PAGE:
She says: “I don’t really care about all the unsolicited attention from these boys because I know the furthest it can go is them ogling at me. They are at a sexual peak of adolescence and you have to understand that hormones, than their brains, largely control them. It’s much ado about nothing really: I would only take offence if I am touched or if their words pique beyond certain depths of human imagination.” 

Meanwhile, in one of Thika’s high flying schools, Reena remains cheerful in the face of sexual advances from young men she is assigned to teach mathematics and chemistry. Her miniscule size makes her look powerless; even stolid words wouldn’t do much to shoo off the smitten boys. 

However, her sculpted pear-shaped figure might be her ‘undoing’. “The boys are big; they basically look like men, but their thinking is awful. Their flirting is not hurtful to me — though I have to admit I get frightened when I think of what they may be capable of,” she expresses her fears. 

Behind the cranium of an adolescent boy lies a brain still under development towards adulthood, at least according to Catherine Mbau. As a psychologist, she has spent enough time studying adolescent behaviour to peak through into their train of thoughts. 

“There is no greater time adolescents find exciting as the age bracket encompassing 14 to 18 years. They are at the mercy of their raging hormones and they don’t even know it. Sex, at this time, is particularly an interesting subject that attracts their curiosity more than anything. This overzealous feeling drives them to talk and behave in a naughty way; try to impress, standout, make jokes and make fun of every situation,” Mbau projects. 

Many young men can attest to the psychologist’s view. Wycliffe Siang’a, a well-accomplished marketer with a telecommunications giant in Nairobi can’t forget his days as a teenager — tormenting and pining over a young lady on teaching practice at his school. “To date, it’s a memory that will forever remain etched in mind. She was wonderfully and fearfully made — if I may say. All of us boys dreamt of having her for company, and, of course, our imaginations went beyond wild.” 

He incredibly admits that he felt ‘something’ for her and would even go the extra mile of bombarding her with revision questions, which was in essence, disguise to bring her closer. In a strange turn of events, he actually credits her for his good performance in KCSE. 

“I know it sounds weird but when she left, I got so depressed and felt so encouraged to get good grades and come to Nairobi where I would meet her. I passed, came and I realised searching for her was a pipe dream; she had probably graduated and left by the time I was registering my first year,” he says, feeling rather sodden on the big miss.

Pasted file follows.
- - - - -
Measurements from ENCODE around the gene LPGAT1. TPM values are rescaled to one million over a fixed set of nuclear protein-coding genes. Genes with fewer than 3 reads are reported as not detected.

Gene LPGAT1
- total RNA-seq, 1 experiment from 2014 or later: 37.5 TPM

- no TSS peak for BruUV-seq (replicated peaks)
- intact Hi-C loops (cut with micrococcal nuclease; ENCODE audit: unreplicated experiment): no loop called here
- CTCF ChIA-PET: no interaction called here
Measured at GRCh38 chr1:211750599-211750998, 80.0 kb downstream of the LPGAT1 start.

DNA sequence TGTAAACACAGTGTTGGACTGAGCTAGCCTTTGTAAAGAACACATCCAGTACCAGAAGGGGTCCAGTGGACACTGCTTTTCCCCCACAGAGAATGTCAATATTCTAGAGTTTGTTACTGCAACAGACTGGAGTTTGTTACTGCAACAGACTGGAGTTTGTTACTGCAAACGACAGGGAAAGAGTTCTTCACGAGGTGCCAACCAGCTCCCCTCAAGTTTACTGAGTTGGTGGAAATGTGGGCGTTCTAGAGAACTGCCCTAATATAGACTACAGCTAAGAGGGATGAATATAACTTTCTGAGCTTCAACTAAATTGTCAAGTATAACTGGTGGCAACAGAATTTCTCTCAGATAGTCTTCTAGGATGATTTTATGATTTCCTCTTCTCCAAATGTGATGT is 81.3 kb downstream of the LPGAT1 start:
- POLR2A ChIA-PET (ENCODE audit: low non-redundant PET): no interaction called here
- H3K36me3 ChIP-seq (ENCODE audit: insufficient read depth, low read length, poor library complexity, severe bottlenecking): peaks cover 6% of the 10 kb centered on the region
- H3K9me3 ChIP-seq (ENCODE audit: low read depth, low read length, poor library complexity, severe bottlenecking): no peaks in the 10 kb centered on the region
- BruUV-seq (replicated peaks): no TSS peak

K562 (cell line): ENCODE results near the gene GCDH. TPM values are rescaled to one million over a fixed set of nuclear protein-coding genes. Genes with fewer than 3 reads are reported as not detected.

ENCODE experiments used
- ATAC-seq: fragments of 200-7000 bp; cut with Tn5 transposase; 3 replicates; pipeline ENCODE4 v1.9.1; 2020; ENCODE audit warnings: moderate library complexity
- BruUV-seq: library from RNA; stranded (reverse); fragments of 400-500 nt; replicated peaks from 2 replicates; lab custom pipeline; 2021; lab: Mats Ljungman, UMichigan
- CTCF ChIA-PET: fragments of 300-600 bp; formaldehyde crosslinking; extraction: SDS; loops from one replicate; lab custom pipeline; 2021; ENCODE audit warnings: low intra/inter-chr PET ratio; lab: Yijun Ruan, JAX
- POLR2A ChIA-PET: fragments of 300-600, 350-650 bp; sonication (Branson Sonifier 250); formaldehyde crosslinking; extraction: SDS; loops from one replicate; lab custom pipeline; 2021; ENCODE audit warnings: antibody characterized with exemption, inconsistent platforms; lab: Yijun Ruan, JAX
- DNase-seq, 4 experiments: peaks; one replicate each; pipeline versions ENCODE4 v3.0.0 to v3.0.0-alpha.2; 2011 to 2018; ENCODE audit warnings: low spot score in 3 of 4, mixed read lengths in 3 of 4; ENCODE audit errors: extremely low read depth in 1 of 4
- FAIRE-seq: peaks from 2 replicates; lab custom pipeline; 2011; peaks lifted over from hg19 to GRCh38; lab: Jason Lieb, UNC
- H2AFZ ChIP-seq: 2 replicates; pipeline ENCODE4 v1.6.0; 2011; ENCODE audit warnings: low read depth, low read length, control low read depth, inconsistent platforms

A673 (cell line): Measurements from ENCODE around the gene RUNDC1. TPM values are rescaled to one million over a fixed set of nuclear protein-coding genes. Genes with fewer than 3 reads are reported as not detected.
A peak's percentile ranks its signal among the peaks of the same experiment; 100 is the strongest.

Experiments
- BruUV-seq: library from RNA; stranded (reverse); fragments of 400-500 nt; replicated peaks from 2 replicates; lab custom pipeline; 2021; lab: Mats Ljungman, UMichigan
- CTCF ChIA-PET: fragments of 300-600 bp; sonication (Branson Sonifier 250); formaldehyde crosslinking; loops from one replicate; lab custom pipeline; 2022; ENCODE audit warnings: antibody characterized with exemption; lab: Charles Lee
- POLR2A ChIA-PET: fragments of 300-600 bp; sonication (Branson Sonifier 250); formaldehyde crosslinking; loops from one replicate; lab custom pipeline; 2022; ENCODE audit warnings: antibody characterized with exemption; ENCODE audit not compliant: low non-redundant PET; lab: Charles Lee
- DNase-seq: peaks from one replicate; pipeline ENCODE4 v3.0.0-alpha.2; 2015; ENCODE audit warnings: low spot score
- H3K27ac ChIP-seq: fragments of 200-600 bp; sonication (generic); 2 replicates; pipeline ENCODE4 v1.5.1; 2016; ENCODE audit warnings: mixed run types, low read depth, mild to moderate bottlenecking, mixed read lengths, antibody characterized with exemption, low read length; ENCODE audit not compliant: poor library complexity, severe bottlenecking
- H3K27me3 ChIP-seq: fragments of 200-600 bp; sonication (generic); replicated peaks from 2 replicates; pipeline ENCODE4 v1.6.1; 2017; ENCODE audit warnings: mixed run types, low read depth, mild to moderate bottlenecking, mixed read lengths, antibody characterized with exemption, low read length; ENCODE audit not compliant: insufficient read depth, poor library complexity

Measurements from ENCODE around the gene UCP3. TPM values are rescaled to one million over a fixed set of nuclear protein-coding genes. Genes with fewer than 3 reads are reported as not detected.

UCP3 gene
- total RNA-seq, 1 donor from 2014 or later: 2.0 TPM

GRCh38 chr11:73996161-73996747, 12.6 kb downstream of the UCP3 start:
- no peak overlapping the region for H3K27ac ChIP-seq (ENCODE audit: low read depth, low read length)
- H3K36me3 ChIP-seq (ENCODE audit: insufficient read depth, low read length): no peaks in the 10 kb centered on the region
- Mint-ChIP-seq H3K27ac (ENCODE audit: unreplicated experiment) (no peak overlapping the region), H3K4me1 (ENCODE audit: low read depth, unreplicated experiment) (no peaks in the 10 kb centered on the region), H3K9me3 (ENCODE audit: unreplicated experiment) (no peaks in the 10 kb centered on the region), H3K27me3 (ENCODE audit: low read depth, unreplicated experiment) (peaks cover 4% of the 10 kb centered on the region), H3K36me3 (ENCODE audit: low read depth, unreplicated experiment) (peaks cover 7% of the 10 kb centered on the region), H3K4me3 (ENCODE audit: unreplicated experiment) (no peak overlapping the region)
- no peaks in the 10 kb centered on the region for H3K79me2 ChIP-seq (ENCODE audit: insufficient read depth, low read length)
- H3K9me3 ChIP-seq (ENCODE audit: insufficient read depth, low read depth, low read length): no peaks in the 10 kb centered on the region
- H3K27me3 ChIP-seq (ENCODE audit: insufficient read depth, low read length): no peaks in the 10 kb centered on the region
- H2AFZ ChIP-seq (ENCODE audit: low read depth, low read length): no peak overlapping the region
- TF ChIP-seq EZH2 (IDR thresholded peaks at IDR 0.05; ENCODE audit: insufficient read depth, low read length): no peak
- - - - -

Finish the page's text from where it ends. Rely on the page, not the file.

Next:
In the course of piecing together this story, it was rather hard to find students who weren’t afraid of opening up about risqué behaviours directed towards young attractive teachers. We, however, managed to talk to Ngirachu, a Form Three student at one of the prominent schools in Nairobi, who, despite not being involved in the circus, was willing to talk about his experiences.

“I find it very awkward and unimaginable; I just can’t seduce my teacher even if she looks young enough. When they come for teaching practice, some boys get really excited. I can’t tell where they find the courage to make moves and drop hints. But one thing I can say is that those teachers look beautiful and dress attractively. They know how to use make-up,” he offered. 

Does that justify it? 

“No,” Jacinta disagrees. “My job is to give these boys an education. Just because they are growing up does not make it right. It’s harassment and sometimes it surpasses boundaries of privacy. Furthermore, I don’t want to be held responsible for any student’s misfortune of failing exams, and I am not a cougar.” 

Mbau says that errant boys can only be tamed if the adults take restrictive measures. She points out that being naughty is expected of any growing teenager engorged with enough hormones. “It is only the teacher or the parent who can instill discipline in this boy. It doesn’t matter his outward maturity because his mind is still young and impulsive with wild thoughts.” 

This, however, adds the psychologist, is not to say that wretched behaviour from boys should be condoned. She says that it can be controlled through sternness to stem any escalation and the extent to which it can go. 

The bad news though (to the professional young damsels) is that naughty boys won’t stop being naughty; chances are high that when you are making a point on the chalk board and all of them look hearkened on the topic, they probably are fascinated at the sight of something else.